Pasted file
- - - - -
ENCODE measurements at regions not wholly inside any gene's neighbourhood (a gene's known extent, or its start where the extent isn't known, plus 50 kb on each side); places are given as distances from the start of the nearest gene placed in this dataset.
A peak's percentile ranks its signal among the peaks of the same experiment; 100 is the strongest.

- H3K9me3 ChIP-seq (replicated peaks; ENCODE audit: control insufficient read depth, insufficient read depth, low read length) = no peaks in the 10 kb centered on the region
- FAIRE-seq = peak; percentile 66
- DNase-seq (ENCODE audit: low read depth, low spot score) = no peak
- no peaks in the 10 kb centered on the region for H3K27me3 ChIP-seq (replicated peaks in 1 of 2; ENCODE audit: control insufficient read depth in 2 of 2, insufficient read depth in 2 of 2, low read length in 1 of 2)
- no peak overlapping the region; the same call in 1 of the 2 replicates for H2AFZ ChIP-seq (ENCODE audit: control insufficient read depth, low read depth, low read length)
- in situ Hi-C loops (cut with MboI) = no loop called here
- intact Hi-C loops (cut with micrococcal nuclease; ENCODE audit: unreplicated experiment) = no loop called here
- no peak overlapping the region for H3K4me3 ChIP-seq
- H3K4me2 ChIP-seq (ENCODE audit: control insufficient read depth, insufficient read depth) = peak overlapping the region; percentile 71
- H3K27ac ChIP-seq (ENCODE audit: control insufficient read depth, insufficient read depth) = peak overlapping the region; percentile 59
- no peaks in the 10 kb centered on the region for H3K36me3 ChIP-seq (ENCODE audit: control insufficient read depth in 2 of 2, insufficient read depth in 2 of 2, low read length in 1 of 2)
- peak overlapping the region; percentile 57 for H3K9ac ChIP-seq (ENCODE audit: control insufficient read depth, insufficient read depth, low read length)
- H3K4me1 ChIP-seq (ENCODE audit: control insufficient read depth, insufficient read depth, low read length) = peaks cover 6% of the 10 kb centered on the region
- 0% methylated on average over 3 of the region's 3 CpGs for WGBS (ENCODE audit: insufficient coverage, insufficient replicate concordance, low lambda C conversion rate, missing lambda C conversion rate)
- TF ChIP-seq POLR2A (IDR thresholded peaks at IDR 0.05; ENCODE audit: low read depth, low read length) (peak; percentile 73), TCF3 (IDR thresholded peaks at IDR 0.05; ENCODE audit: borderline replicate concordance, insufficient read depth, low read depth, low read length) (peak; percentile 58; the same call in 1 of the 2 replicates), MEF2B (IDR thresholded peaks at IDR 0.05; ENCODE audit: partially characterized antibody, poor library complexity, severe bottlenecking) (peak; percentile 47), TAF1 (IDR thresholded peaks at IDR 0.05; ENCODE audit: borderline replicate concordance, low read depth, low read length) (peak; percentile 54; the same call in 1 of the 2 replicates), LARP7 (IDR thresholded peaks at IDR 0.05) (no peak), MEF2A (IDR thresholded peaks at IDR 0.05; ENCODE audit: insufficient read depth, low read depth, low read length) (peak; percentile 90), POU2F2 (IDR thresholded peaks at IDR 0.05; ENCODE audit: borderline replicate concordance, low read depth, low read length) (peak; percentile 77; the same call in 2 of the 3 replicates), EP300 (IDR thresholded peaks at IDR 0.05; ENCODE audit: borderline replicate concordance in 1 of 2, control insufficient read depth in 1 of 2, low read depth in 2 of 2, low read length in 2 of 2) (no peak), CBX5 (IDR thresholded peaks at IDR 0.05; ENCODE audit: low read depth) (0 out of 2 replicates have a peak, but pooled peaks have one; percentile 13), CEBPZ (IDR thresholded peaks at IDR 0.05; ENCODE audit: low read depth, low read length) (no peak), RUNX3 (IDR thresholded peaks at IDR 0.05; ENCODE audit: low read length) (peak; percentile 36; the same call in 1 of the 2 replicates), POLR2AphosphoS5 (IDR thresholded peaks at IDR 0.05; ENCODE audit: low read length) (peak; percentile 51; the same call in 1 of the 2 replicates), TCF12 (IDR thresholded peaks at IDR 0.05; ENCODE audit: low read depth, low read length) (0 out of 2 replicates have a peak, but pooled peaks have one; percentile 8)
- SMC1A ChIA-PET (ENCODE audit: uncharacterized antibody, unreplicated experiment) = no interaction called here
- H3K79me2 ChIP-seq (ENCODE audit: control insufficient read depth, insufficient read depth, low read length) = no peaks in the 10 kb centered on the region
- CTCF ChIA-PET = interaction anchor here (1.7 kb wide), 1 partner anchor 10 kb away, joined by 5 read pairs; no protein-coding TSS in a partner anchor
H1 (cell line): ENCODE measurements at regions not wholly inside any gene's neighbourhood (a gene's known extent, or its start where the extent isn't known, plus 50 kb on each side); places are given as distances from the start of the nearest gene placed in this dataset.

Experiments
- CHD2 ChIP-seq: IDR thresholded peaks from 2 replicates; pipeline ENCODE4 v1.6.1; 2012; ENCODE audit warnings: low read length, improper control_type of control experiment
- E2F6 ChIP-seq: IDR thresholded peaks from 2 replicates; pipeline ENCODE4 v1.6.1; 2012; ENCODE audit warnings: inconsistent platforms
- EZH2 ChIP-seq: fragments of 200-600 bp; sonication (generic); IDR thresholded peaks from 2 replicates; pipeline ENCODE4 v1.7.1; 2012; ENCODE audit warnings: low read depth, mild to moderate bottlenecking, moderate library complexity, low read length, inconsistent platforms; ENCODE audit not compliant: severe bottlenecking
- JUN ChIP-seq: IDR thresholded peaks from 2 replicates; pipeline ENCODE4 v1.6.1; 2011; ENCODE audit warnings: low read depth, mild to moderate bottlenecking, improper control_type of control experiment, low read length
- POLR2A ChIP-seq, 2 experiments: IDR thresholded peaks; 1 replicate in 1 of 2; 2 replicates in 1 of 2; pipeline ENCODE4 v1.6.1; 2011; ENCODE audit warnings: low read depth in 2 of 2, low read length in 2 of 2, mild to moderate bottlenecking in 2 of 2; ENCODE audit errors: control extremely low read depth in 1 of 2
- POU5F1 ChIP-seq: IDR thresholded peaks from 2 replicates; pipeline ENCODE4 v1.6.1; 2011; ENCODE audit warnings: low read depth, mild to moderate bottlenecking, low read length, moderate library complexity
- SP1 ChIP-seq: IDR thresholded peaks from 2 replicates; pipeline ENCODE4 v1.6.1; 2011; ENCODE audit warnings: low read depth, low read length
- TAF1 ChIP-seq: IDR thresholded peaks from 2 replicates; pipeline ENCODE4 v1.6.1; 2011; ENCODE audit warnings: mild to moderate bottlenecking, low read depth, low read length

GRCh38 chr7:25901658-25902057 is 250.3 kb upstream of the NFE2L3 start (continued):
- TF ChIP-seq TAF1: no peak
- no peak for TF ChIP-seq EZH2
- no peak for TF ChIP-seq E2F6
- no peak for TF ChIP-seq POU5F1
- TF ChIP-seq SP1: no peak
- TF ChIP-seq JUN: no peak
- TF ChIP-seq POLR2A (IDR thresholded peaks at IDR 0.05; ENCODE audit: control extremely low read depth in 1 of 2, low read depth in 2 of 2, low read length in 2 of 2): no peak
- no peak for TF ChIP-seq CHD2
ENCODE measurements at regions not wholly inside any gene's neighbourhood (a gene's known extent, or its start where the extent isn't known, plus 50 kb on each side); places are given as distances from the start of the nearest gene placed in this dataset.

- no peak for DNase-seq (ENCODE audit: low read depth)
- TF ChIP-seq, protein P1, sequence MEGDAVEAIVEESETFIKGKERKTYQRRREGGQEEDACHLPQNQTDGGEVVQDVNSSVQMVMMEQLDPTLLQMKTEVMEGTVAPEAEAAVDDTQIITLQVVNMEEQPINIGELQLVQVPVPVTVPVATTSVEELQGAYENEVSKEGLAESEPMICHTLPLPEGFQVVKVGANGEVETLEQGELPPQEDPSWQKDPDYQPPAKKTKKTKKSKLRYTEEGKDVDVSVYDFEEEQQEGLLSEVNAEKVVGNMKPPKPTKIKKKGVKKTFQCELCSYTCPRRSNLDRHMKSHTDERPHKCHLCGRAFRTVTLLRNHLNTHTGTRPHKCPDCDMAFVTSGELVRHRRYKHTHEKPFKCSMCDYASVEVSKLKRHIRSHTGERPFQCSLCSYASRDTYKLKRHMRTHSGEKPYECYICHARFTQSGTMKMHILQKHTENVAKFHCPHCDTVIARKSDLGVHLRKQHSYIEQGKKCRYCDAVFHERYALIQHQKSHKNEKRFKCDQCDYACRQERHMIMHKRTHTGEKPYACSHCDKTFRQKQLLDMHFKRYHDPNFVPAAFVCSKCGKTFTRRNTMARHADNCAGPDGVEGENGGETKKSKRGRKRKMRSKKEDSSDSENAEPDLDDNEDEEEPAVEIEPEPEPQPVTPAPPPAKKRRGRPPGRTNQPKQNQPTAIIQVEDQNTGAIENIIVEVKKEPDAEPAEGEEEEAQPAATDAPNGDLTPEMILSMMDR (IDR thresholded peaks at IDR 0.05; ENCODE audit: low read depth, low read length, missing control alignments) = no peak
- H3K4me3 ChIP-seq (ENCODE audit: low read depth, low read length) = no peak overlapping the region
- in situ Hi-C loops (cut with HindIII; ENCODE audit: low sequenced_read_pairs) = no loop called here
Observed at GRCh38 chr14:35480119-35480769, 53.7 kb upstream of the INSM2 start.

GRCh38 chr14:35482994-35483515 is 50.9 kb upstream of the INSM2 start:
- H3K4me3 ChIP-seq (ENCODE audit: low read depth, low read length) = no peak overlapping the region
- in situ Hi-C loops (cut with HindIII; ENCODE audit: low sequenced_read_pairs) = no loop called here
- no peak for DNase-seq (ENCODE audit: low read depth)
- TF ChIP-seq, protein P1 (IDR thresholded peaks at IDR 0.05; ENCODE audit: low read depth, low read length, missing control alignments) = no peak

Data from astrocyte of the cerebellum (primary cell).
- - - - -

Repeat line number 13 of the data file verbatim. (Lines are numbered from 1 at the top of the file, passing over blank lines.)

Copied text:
- no peaks in the 10 kb centered on the region for H3K36me3 ChIP-seq (ENCODE audit: control insufficient read depth in 2 of 2, insufficient read depth in 2 of 2, low read length in 1 of 2)